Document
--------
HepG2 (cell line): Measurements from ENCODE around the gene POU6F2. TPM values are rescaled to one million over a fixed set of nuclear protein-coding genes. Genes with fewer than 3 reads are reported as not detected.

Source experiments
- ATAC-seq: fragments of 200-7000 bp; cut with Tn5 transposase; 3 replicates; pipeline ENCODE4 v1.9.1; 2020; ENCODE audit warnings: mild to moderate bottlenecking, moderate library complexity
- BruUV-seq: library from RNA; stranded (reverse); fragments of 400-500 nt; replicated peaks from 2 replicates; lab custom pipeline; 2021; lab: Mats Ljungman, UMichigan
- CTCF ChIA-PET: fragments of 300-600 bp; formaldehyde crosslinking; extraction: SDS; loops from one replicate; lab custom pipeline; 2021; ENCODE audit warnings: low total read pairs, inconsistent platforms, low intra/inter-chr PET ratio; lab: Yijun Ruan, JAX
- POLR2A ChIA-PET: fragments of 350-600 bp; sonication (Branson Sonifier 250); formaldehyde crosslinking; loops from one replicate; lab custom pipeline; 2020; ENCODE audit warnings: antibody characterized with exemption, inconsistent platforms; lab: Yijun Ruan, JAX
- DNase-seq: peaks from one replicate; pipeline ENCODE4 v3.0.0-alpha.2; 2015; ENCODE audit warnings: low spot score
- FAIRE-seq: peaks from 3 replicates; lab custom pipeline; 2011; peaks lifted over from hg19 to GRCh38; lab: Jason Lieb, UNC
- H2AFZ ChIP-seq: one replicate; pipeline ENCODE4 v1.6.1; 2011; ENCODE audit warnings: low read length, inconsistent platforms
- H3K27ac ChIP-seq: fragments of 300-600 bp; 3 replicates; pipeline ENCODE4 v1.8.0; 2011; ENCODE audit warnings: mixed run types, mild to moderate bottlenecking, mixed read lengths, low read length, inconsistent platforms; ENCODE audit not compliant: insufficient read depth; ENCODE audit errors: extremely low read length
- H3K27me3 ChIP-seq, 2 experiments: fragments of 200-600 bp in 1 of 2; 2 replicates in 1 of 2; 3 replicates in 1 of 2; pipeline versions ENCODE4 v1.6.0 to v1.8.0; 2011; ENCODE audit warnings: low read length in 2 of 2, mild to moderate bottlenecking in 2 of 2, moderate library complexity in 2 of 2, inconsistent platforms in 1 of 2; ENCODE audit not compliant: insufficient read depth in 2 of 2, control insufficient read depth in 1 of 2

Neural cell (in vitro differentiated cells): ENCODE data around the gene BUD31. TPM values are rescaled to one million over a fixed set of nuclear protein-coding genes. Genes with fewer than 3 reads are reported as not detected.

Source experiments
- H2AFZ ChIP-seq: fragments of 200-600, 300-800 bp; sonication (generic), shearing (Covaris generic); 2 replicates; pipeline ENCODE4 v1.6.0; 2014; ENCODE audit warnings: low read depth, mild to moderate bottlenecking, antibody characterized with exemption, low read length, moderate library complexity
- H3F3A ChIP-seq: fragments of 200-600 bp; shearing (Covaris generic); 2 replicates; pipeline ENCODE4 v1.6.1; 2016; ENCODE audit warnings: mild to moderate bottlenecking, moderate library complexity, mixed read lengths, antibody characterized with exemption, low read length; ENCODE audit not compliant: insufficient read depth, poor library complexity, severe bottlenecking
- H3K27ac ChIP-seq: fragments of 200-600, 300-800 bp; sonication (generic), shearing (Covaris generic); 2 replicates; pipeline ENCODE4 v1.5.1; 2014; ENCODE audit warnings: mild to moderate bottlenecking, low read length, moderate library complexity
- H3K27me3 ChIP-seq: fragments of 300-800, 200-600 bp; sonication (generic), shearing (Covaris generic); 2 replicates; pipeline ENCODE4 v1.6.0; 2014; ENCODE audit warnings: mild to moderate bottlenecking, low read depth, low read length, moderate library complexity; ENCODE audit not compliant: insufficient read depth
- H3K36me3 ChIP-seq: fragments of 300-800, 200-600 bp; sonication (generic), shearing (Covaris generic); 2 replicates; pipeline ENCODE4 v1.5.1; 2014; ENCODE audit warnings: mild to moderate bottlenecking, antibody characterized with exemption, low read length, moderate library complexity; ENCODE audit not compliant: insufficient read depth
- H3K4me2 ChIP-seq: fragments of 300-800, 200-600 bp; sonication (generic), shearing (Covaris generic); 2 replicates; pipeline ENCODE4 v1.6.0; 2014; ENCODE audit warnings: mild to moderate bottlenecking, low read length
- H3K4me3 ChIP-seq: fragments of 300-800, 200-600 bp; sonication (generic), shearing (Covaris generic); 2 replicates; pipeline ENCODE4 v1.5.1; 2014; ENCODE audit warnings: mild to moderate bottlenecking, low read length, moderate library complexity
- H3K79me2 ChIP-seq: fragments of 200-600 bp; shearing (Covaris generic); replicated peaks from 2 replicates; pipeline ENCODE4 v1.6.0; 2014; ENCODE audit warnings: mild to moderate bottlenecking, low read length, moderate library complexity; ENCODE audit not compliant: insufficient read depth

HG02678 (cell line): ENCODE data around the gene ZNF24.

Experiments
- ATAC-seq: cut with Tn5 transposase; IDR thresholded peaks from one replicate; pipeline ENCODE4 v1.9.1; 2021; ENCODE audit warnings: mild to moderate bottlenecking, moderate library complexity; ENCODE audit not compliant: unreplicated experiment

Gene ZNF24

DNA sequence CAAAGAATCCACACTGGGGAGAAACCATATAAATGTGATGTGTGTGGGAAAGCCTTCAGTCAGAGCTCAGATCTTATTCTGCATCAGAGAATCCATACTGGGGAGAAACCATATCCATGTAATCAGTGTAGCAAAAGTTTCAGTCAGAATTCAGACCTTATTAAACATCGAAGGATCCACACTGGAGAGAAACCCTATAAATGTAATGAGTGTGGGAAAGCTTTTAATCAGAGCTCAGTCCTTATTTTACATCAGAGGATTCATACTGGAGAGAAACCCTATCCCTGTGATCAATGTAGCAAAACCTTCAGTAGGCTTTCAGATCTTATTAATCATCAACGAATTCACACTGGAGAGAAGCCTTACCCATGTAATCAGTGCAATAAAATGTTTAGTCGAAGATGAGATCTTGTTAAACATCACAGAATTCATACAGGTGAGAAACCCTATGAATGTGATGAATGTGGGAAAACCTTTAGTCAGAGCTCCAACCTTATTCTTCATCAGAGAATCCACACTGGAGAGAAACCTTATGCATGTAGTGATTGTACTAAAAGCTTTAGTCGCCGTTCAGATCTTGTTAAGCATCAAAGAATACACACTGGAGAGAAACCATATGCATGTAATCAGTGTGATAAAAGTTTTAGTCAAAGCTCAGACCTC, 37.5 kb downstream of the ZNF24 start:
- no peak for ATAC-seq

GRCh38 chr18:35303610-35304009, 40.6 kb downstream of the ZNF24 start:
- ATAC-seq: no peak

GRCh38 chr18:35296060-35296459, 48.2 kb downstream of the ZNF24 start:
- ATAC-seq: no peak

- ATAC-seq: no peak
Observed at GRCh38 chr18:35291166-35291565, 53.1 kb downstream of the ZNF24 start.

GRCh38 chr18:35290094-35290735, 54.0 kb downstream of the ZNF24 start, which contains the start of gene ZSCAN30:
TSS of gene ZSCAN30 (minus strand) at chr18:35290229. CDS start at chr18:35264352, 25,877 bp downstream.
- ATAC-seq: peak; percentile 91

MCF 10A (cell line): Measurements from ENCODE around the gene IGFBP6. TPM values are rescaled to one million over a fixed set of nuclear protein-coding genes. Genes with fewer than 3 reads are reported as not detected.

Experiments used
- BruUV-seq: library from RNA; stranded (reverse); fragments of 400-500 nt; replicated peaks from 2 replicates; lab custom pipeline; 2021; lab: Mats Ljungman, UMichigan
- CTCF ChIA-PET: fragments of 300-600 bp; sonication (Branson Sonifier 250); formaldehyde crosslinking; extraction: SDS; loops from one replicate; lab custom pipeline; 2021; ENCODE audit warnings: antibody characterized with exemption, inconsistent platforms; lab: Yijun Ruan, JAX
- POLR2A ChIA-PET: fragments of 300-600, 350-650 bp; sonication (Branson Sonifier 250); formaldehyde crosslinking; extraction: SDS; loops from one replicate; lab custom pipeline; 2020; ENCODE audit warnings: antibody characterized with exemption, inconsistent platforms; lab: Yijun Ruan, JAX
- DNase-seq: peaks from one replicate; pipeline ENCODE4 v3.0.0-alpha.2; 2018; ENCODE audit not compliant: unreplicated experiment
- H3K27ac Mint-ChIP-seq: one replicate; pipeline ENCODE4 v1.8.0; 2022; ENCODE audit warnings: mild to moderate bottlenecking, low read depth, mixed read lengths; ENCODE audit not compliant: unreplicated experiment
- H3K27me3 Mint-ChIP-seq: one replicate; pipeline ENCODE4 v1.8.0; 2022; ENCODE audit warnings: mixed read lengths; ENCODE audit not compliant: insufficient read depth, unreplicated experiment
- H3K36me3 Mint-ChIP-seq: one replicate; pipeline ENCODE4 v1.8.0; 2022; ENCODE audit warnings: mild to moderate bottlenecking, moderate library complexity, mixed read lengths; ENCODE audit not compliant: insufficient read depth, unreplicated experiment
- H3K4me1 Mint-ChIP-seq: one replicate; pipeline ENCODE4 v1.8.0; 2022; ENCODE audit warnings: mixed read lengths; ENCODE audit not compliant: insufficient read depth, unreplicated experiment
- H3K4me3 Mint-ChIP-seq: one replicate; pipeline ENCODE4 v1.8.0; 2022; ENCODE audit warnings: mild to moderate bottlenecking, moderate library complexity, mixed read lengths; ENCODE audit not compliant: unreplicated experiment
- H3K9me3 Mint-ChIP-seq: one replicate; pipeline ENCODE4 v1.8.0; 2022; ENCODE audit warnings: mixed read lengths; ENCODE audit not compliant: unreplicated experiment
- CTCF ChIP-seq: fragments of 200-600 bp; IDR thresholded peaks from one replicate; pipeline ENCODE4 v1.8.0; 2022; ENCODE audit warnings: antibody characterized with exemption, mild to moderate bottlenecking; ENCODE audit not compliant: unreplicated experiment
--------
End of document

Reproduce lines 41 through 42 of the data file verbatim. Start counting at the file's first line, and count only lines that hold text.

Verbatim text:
- POLR2A ChIA-PET: fragments of 300-600, 350-650 bp; sonication (Branson Sonifier 250); formaldehyde crosslinking; extraction: SDS; loops from one replicate; lab custom pipeline; 2020; ENCODE audit warnings: antibody characterized with exemption, inconsistent platforms; lab: Yijun Ruan, JAX
- DNase-seq: peaks from one replicate; pipeline ENCODE4 v3.0.0-alpha.2; 2018; ENCODE audit not compliant: unreplicated experiment